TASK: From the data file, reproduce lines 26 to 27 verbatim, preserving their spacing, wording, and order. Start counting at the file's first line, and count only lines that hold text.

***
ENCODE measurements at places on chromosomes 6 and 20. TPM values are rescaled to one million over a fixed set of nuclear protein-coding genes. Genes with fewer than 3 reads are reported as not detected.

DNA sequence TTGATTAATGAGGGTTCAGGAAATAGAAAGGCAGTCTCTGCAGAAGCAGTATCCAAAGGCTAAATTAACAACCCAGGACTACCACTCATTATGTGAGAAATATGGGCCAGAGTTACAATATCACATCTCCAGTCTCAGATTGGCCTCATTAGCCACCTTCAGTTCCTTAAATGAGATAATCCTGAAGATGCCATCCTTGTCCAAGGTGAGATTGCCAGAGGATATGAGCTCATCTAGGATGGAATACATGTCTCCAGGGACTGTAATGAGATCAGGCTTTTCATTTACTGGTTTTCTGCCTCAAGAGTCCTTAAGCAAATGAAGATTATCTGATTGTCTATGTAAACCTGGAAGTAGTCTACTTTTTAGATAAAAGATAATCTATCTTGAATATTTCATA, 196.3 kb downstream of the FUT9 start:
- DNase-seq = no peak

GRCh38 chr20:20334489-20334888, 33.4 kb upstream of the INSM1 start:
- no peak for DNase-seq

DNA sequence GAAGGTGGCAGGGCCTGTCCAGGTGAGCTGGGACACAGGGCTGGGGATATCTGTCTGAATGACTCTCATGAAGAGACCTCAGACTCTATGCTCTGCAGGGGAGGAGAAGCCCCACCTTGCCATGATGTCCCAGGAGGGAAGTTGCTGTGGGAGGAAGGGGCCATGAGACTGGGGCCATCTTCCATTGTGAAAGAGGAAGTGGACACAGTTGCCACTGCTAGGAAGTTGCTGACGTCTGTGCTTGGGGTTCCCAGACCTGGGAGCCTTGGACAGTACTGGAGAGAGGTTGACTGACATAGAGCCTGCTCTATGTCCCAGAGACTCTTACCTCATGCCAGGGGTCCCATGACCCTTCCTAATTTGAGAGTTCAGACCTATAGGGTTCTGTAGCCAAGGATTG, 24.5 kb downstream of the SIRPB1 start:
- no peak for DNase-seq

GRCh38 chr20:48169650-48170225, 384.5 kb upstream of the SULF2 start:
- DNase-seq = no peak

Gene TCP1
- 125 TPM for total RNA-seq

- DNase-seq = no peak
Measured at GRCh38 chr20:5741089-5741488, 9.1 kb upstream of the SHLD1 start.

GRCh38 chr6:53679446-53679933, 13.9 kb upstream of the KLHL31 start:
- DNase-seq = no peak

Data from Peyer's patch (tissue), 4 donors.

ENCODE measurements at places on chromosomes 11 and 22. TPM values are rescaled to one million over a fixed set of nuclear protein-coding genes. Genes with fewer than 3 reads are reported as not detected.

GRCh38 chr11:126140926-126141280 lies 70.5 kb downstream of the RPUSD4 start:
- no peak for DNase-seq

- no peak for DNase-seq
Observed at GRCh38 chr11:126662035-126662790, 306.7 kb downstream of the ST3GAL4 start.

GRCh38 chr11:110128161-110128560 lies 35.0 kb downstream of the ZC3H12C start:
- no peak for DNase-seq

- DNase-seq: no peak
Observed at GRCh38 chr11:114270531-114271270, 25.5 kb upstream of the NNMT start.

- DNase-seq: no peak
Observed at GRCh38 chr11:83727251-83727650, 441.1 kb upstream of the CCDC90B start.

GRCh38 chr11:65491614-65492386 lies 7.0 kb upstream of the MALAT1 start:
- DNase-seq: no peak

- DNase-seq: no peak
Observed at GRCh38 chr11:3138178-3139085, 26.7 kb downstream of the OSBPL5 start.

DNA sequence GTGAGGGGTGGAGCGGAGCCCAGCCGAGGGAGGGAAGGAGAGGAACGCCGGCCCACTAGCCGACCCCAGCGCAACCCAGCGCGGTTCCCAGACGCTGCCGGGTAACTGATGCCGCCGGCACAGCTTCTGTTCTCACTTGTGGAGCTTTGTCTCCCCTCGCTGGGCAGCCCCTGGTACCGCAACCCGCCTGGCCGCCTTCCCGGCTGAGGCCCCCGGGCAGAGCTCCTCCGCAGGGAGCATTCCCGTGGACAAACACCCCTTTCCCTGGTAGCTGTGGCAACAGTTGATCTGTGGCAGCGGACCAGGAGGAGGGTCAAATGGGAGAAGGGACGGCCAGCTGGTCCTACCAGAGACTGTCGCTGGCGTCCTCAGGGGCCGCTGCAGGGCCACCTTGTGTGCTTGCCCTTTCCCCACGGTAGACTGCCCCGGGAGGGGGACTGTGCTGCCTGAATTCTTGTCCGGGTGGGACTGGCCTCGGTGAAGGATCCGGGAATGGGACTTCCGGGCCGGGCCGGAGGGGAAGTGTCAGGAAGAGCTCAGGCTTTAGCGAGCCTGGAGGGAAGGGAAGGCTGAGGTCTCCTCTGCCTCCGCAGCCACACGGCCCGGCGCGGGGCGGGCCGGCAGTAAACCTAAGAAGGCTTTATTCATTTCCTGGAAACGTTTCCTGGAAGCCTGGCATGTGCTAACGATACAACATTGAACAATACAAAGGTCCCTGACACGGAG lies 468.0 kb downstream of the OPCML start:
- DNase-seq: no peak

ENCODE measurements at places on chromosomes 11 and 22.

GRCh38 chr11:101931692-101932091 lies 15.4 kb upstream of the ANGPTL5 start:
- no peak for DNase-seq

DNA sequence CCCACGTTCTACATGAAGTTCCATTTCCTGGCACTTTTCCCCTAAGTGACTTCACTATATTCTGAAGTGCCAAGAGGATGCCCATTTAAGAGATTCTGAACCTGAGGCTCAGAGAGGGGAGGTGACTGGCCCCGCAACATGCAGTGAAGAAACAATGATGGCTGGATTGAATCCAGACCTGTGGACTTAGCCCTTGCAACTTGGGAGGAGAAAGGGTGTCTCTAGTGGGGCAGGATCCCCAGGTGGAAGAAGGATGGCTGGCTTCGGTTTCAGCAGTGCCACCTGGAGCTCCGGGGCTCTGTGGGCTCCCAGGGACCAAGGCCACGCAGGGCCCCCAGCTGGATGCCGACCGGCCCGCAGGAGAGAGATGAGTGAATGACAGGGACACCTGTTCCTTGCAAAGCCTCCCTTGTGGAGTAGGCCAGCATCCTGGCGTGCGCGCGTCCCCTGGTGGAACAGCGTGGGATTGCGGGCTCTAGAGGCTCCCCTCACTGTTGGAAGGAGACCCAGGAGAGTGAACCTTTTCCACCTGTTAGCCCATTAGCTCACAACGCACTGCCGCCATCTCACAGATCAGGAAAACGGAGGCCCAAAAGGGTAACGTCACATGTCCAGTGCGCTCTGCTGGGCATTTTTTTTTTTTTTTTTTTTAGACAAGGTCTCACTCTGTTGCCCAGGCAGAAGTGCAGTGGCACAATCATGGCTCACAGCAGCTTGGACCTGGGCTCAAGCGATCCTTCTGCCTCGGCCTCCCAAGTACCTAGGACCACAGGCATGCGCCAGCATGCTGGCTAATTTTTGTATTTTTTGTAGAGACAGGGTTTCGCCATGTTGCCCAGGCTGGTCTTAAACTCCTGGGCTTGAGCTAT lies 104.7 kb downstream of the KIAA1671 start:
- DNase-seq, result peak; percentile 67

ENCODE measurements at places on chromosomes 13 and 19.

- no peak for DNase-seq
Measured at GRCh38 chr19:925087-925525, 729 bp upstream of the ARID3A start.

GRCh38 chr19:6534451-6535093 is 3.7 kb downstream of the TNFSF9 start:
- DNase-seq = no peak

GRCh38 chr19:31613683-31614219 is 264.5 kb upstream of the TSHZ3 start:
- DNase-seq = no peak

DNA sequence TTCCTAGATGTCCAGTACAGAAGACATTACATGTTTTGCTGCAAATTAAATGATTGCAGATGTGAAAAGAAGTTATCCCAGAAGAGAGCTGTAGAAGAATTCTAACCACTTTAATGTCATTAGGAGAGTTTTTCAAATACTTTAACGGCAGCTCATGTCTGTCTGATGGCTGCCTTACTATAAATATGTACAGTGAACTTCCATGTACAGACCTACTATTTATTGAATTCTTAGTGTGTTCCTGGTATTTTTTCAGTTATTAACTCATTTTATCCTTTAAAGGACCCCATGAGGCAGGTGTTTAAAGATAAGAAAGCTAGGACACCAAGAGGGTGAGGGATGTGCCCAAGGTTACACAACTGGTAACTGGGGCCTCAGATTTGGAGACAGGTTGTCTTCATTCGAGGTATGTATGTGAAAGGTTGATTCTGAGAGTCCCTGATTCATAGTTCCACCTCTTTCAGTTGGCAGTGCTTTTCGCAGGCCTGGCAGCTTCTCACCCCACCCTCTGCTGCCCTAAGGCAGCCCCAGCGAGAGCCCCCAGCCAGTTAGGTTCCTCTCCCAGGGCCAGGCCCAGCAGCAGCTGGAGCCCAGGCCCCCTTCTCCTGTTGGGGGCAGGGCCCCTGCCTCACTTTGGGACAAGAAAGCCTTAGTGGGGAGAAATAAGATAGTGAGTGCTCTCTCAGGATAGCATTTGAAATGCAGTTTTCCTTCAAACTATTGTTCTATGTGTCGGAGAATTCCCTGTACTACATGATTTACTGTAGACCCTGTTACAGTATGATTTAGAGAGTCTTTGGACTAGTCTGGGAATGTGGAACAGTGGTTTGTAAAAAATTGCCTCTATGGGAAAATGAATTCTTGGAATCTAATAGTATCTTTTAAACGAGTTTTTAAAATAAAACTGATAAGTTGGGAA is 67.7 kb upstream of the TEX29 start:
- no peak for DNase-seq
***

- DNase-seq: no peak
Observed at GRCh38 chr11:83727251-83727650, 441.1 kb upstream of the CCDC90B start.